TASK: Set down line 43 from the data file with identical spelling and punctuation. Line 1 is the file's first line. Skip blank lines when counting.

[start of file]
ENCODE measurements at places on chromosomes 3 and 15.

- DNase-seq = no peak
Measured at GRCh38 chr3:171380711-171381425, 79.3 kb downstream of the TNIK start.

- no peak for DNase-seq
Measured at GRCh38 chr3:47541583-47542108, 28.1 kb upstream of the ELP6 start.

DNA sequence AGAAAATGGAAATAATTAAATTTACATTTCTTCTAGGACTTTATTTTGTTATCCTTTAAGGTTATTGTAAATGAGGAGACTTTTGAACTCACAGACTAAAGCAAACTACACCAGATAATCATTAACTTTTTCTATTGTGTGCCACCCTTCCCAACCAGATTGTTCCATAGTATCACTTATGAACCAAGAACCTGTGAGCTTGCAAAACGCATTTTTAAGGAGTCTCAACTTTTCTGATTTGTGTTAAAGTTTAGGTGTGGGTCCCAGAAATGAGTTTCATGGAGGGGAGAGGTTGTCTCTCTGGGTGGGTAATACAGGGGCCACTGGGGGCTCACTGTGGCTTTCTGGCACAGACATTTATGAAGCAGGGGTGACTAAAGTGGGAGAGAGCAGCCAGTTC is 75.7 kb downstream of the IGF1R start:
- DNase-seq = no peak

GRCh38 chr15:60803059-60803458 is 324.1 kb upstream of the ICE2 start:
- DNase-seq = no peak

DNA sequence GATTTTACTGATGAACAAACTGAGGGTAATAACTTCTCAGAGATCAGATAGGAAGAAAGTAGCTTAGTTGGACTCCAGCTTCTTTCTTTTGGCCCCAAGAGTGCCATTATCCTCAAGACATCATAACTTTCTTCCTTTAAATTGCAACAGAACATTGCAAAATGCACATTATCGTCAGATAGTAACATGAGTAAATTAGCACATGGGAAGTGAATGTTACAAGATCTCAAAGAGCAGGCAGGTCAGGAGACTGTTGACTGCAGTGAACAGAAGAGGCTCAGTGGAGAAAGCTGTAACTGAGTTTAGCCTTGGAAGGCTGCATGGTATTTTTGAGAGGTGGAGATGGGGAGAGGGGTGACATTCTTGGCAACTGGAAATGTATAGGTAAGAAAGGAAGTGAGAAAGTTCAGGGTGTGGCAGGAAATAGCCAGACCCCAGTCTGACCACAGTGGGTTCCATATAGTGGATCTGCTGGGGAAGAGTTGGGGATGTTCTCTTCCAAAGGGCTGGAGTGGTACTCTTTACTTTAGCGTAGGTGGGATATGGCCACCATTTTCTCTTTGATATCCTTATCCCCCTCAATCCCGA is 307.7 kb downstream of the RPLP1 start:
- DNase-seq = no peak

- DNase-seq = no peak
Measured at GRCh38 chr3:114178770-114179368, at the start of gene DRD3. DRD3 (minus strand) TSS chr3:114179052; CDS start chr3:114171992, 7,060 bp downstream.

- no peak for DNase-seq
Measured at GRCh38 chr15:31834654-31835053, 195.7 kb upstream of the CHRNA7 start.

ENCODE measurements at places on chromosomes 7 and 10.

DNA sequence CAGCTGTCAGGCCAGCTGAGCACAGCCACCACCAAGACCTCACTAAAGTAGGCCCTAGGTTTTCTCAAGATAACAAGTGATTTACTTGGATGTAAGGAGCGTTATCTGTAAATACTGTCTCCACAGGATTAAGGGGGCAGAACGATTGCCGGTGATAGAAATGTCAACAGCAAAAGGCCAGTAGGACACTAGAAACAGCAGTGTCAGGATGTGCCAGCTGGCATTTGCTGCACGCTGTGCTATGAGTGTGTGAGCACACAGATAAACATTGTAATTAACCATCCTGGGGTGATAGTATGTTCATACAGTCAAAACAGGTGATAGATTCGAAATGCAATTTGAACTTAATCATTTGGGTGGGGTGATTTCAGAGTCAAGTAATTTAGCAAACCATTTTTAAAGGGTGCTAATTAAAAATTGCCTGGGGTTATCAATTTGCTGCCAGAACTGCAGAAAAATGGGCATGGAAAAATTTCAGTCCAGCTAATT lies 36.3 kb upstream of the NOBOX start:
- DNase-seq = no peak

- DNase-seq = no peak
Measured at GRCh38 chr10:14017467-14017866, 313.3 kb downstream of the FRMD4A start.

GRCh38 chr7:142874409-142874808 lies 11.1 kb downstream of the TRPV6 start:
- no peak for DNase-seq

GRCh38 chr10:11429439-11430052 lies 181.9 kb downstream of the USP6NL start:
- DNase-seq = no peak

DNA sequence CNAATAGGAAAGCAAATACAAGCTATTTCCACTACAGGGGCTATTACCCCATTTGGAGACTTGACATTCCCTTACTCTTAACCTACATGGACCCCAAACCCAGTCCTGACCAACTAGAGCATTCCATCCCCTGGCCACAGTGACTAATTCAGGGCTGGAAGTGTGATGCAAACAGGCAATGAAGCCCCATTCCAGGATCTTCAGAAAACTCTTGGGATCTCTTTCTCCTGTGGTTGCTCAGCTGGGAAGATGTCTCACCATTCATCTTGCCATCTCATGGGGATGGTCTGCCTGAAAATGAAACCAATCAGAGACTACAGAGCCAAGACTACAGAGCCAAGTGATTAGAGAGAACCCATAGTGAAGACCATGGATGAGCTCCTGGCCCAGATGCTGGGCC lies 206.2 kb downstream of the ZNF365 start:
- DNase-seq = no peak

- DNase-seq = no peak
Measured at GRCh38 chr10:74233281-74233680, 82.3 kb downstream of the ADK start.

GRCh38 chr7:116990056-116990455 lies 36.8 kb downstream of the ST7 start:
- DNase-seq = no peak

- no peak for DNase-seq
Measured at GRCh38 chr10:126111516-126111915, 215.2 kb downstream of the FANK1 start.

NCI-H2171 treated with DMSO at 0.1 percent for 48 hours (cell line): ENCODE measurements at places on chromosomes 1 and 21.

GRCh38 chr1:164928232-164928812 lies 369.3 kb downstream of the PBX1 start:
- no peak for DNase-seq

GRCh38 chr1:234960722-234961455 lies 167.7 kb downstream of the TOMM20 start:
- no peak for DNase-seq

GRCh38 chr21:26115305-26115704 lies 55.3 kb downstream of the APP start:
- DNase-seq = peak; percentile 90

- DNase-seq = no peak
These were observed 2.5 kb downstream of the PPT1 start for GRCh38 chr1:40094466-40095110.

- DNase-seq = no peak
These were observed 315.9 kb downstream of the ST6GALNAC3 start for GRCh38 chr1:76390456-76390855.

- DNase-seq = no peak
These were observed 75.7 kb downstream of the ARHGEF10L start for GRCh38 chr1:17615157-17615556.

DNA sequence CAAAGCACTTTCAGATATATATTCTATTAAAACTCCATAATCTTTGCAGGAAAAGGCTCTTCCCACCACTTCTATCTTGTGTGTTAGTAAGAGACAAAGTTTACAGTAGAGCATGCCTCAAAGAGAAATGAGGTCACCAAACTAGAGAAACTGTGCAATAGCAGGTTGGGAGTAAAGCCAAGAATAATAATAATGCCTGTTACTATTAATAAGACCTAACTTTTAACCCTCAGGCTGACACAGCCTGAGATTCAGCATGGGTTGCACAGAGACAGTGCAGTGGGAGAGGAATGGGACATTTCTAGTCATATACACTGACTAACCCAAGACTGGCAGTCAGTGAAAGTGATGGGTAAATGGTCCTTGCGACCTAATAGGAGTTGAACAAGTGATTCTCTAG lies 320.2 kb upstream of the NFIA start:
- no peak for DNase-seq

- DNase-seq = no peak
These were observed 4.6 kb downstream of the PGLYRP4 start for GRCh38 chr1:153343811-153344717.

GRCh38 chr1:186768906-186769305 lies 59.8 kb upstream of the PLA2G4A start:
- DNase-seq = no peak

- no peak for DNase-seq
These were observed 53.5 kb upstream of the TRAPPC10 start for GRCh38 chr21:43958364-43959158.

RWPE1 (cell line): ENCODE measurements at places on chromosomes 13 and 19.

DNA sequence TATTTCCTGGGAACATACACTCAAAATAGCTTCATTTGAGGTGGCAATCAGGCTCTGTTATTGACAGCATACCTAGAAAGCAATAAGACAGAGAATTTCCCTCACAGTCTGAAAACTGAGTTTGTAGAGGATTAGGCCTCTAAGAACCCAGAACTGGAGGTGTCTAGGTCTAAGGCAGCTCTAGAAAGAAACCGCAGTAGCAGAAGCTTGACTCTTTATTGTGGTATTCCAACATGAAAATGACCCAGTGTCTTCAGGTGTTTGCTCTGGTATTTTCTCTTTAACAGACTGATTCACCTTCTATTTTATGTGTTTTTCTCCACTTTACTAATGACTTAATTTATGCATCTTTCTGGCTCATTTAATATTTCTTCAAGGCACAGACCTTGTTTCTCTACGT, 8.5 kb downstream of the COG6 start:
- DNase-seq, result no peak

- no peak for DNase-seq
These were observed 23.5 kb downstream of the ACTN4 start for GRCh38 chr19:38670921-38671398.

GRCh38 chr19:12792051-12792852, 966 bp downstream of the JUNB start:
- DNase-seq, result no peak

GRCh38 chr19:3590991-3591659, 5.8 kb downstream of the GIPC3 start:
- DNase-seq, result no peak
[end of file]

These were observed 315.9 kb downstream of the ST6GALNAC3 start for GRCh38 chr1:76390456-76390855.